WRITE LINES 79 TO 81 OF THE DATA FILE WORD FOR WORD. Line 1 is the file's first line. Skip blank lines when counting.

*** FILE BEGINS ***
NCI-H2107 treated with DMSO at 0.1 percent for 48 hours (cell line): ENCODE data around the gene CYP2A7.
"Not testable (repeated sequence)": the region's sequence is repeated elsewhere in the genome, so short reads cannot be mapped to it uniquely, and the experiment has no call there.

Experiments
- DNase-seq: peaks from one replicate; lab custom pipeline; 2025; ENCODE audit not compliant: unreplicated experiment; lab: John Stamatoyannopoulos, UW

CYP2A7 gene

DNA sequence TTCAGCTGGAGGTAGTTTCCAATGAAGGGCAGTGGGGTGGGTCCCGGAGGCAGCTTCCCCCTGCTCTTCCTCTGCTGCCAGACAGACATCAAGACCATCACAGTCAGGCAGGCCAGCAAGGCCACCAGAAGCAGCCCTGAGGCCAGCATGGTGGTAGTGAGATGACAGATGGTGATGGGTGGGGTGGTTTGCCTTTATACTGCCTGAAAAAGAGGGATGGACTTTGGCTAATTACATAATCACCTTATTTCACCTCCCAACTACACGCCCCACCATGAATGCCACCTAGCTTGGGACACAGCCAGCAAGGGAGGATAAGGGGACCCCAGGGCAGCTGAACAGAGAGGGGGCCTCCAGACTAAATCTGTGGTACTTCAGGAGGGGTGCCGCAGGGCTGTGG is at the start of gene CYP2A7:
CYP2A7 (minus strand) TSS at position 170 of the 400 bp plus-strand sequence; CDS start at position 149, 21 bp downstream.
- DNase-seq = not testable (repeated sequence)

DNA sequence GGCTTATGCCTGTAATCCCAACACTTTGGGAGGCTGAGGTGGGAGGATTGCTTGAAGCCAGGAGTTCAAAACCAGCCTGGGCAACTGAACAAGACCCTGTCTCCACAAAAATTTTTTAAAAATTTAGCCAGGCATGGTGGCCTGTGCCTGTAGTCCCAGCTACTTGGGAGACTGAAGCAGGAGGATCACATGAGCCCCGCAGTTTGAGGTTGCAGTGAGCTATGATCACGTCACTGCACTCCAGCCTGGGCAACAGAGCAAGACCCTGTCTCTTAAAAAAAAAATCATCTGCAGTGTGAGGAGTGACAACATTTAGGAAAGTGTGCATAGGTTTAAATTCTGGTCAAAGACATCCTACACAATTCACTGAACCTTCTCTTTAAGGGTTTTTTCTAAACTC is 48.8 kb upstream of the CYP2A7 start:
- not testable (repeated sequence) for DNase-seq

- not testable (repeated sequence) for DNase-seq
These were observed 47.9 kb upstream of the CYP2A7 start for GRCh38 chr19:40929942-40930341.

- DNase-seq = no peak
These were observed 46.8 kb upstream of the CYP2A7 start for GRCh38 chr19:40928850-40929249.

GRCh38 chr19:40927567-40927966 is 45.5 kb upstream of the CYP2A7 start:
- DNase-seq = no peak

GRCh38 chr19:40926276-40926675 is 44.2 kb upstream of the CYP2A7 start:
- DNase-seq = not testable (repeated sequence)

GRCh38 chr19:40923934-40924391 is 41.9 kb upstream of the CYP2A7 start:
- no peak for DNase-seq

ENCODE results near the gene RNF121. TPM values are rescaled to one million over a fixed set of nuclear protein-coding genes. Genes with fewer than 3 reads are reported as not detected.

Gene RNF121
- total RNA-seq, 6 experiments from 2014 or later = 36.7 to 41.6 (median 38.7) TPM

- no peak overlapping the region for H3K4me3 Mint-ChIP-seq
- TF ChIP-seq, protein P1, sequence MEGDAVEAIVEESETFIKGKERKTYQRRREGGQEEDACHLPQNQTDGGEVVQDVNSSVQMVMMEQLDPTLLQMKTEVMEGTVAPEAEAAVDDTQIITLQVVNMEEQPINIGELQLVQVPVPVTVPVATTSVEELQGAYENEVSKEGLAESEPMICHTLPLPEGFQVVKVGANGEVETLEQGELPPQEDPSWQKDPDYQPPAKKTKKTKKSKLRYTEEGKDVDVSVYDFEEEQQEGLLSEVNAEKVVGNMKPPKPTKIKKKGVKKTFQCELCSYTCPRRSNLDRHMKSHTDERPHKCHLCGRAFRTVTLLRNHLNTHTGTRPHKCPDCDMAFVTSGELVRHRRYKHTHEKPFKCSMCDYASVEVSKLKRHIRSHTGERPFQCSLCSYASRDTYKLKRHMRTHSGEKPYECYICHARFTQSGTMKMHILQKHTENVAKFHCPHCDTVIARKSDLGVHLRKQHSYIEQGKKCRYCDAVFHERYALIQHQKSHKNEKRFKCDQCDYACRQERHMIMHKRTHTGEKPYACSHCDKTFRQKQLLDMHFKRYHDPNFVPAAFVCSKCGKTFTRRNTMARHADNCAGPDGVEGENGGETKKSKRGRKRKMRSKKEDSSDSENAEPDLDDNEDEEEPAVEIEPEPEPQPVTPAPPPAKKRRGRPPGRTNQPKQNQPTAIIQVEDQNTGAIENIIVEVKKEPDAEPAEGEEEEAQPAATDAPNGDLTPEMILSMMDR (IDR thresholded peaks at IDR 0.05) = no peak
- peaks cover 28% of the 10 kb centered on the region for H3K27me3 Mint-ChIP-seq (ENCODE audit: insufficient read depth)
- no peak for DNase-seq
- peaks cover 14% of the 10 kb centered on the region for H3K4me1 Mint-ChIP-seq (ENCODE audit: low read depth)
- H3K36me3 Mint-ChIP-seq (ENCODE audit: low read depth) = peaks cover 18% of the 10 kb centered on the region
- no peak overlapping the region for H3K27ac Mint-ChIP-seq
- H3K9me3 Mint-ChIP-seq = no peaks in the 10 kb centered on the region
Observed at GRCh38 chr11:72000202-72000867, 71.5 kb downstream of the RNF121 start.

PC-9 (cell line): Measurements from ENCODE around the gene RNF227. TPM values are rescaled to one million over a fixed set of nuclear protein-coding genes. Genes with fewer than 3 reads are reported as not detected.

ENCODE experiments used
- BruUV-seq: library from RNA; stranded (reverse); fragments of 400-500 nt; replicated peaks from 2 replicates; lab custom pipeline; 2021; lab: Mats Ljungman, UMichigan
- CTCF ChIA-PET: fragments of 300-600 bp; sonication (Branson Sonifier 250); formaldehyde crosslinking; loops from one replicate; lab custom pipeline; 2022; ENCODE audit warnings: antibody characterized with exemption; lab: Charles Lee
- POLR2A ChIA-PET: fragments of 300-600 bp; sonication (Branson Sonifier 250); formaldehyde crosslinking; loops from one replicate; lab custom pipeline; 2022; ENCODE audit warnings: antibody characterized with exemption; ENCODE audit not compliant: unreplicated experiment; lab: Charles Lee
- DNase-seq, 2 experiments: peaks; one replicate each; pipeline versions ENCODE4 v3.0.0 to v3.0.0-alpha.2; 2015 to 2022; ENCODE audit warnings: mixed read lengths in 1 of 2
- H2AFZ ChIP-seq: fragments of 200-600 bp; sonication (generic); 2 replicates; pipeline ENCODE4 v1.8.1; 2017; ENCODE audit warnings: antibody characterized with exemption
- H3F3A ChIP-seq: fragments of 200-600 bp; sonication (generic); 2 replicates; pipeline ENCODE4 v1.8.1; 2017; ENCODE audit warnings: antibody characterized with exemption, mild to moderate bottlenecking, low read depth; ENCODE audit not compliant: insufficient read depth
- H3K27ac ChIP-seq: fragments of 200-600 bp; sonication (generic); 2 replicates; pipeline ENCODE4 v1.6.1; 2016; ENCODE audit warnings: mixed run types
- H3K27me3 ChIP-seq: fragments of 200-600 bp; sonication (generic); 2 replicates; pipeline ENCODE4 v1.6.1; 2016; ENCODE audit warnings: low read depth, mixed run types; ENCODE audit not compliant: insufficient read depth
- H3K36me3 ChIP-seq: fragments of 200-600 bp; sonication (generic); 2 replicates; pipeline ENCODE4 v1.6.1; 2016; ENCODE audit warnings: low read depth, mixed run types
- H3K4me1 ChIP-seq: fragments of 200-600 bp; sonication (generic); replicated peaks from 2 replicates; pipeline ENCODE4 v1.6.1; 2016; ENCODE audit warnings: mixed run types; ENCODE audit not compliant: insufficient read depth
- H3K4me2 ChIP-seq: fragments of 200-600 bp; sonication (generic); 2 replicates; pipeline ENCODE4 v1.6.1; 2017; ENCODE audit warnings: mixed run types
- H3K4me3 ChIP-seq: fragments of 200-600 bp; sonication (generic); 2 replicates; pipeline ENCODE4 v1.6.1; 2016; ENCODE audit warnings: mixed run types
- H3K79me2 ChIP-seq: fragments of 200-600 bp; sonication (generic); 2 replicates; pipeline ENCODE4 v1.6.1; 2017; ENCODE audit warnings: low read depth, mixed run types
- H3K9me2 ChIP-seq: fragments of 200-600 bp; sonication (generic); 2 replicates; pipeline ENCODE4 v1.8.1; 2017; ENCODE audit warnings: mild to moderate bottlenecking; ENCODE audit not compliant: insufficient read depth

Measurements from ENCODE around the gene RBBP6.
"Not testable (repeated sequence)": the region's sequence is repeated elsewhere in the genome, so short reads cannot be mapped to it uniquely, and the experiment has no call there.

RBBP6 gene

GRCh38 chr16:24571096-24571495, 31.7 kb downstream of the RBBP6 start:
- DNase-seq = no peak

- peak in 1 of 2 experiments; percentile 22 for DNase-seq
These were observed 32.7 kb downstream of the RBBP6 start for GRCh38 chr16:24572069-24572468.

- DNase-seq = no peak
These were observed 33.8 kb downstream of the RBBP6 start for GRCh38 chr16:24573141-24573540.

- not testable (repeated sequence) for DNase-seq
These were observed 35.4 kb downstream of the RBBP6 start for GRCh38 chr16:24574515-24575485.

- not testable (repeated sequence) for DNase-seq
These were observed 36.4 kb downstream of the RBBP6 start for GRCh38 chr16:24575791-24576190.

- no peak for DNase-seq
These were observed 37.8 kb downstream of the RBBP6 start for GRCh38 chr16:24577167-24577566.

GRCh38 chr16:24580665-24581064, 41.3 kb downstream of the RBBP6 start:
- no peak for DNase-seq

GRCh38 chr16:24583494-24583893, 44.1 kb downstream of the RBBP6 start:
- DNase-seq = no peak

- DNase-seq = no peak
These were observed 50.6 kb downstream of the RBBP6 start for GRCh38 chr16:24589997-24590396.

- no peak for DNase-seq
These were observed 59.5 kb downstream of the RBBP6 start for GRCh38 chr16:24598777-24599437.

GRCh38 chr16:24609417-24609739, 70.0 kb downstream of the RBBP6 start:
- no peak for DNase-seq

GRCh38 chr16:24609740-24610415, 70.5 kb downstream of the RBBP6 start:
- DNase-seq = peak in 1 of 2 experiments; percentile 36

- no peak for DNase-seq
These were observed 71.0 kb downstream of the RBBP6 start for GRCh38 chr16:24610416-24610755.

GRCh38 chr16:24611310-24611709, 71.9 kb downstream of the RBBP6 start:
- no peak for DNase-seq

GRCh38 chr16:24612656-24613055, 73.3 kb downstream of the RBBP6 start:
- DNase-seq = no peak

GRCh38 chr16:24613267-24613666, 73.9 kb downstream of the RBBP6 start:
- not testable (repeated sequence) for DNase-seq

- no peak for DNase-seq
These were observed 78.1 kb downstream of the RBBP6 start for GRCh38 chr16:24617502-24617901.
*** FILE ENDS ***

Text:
- no peak for DNase-seq

GRCh38 chr16:24612656-24613055, 73.3 kb downstream of the RBBP6 start:
- DNase-seq = no peak